When is a File There, But Not There?

If you’re using the System.IO.File.Exists method to determine whether a file is present in a particular location, then the answer to the question posed in the title of this post might be: when you don’t have permissions to see it. This might seem obvious, but actually it caught me a little bit off guard this morning. In general I’m conditioned to think that a permissions failure will throw an exception. After all, one way to interpret the rule might be: you don’t have permissions to access the file, therefore there is no way to answer your question. Another way is: you don’t have permissions to access the file, therefore as far as you’re concerned it doesn’t exist. Here’s the MSDN lowdown on the Exists method:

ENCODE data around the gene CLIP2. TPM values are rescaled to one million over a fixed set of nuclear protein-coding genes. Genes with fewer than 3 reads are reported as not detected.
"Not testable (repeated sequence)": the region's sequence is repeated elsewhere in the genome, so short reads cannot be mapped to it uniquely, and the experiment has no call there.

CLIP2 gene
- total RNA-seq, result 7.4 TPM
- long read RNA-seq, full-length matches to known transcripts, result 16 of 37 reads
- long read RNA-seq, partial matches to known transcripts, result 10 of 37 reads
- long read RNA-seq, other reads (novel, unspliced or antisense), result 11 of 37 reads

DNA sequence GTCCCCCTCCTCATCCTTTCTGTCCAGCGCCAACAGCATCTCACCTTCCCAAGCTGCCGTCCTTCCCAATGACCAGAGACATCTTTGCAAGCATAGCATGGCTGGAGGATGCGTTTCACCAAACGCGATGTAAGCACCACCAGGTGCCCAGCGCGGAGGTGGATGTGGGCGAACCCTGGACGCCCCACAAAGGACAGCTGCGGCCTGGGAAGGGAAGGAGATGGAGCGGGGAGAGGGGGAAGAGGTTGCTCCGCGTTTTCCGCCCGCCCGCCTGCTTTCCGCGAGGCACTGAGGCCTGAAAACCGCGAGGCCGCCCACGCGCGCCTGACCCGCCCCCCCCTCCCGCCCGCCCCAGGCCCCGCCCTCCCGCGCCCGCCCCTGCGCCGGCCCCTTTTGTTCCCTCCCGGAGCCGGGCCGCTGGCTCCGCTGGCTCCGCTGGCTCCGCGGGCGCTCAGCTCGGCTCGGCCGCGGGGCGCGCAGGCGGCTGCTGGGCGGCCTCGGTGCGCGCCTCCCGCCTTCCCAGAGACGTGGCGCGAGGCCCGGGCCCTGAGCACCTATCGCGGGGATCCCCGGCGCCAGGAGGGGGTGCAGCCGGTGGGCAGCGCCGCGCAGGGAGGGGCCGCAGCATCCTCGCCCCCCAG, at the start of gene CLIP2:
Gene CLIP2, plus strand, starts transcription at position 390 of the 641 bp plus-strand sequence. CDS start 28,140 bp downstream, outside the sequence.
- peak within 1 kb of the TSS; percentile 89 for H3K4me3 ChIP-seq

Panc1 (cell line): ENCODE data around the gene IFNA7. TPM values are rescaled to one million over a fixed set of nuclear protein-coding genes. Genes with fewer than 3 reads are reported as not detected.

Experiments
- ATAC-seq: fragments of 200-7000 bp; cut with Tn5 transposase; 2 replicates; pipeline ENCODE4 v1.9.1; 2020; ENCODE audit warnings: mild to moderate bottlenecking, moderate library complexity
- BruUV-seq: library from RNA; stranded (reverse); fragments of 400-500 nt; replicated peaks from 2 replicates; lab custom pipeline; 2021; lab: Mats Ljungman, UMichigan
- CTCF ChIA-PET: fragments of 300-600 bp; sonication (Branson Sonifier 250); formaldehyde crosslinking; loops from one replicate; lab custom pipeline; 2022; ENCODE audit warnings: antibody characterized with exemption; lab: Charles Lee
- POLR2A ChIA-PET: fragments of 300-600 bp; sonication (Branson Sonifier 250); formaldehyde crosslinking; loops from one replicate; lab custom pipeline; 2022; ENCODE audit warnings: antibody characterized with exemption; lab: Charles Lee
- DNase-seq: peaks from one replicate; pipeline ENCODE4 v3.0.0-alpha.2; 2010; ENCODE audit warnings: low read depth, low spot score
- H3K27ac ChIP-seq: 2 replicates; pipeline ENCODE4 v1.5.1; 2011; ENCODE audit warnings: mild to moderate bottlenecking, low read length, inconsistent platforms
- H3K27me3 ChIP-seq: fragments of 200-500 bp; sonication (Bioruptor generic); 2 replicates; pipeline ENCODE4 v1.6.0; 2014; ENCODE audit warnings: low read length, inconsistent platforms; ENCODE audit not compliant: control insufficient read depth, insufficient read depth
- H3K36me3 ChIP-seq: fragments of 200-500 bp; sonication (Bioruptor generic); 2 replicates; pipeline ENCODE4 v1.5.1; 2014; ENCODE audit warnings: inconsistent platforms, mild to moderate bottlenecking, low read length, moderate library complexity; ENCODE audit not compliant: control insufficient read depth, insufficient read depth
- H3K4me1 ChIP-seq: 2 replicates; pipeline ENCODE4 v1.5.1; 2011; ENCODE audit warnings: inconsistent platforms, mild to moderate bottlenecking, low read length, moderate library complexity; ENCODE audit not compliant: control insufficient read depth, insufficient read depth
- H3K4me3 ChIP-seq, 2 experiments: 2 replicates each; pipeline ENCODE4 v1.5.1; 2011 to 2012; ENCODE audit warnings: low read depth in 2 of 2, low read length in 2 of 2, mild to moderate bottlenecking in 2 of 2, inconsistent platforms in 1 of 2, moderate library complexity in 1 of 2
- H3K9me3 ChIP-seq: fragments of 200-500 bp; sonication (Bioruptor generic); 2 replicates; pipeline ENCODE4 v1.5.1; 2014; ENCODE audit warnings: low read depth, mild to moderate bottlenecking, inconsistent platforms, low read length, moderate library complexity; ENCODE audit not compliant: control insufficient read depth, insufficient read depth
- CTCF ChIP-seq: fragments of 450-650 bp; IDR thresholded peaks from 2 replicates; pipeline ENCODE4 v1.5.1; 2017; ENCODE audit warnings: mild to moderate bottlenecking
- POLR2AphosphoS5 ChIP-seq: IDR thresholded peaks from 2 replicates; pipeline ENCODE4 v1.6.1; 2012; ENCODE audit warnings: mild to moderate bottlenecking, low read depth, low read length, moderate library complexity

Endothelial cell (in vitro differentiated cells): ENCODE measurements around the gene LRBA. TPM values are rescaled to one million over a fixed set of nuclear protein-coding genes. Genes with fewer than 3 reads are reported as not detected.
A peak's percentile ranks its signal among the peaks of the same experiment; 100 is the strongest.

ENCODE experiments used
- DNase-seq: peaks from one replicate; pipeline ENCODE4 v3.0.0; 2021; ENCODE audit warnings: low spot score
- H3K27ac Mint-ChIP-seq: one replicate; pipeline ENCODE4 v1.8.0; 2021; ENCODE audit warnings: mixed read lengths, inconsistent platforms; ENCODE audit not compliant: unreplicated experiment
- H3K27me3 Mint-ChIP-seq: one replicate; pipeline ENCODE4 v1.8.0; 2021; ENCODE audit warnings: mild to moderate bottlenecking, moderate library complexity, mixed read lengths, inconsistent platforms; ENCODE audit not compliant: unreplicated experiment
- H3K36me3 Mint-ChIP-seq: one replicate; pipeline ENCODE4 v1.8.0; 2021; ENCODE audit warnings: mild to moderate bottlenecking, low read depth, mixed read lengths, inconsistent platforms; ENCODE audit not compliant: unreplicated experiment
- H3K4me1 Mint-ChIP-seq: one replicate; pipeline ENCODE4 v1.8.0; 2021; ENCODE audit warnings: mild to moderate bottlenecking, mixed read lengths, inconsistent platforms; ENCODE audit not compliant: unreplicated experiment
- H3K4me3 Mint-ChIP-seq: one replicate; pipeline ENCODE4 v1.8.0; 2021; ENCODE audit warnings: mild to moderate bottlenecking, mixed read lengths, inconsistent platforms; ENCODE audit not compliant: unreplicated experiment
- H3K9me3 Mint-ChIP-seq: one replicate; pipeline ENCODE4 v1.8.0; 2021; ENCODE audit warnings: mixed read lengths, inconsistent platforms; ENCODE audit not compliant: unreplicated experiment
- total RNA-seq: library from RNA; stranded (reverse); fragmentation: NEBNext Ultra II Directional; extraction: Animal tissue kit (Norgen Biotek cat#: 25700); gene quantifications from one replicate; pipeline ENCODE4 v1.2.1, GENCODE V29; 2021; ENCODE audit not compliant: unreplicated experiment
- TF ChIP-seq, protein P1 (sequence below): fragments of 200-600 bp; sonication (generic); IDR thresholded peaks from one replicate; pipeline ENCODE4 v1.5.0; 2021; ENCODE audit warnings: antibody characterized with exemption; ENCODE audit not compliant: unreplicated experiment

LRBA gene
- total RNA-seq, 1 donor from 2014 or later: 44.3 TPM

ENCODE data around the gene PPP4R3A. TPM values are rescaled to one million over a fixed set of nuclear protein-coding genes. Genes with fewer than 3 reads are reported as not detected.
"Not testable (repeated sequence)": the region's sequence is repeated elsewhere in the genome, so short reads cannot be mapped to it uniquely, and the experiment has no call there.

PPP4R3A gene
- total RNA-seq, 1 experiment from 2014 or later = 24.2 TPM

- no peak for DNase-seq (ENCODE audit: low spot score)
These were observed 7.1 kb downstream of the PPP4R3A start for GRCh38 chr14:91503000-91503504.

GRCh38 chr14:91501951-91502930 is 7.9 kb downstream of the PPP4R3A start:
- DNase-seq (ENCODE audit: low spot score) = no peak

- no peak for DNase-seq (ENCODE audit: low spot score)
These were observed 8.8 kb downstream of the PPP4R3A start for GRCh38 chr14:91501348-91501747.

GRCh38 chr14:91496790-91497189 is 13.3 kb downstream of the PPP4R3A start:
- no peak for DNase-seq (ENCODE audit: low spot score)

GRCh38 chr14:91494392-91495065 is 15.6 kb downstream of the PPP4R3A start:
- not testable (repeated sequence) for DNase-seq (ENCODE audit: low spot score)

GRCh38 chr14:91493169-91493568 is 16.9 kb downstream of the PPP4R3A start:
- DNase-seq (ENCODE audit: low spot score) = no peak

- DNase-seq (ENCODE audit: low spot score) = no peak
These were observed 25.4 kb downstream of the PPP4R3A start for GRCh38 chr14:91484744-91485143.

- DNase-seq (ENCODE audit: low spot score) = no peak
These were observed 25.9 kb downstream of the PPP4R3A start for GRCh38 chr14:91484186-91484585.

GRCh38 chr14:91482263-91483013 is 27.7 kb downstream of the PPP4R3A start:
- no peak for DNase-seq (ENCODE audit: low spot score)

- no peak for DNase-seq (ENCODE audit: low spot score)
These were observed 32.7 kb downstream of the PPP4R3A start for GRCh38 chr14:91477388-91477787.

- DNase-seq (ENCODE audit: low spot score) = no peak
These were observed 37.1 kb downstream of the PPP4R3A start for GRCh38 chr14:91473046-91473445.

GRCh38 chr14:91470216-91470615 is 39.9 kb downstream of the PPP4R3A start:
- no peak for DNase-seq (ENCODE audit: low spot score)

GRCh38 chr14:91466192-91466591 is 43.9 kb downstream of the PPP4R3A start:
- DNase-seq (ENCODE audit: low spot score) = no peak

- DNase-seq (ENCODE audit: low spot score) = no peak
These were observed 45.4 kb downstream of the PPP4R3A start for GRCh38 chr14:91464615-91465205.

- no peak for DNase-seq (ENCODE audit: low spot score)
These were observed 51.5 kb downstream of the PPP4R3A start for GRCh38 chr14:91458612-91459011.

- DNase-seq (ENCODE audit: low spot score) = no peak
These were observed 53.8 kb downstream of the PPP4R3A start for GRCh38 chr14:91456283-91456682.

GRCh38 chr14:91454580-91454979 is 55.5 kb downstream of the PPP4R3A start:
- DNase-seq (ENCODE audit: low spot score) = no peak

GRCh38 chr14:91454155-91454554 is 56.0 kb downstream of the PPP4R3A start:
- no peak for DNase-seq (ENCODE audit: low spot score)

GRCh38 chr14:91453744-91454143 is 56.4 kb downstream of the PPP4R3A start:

If the caller does not have sufficient permissions to read the specified file, no exception is thrown and the method returns false regardless of the existence of path.

Obviously Microsoft’s library designers agreed with the second interpretation. Not sure I like it, but at least now I know that the file might be there even when File.Exists says it isn’t.

Leave a Reply

Your email address will not be published. Required fields are marked *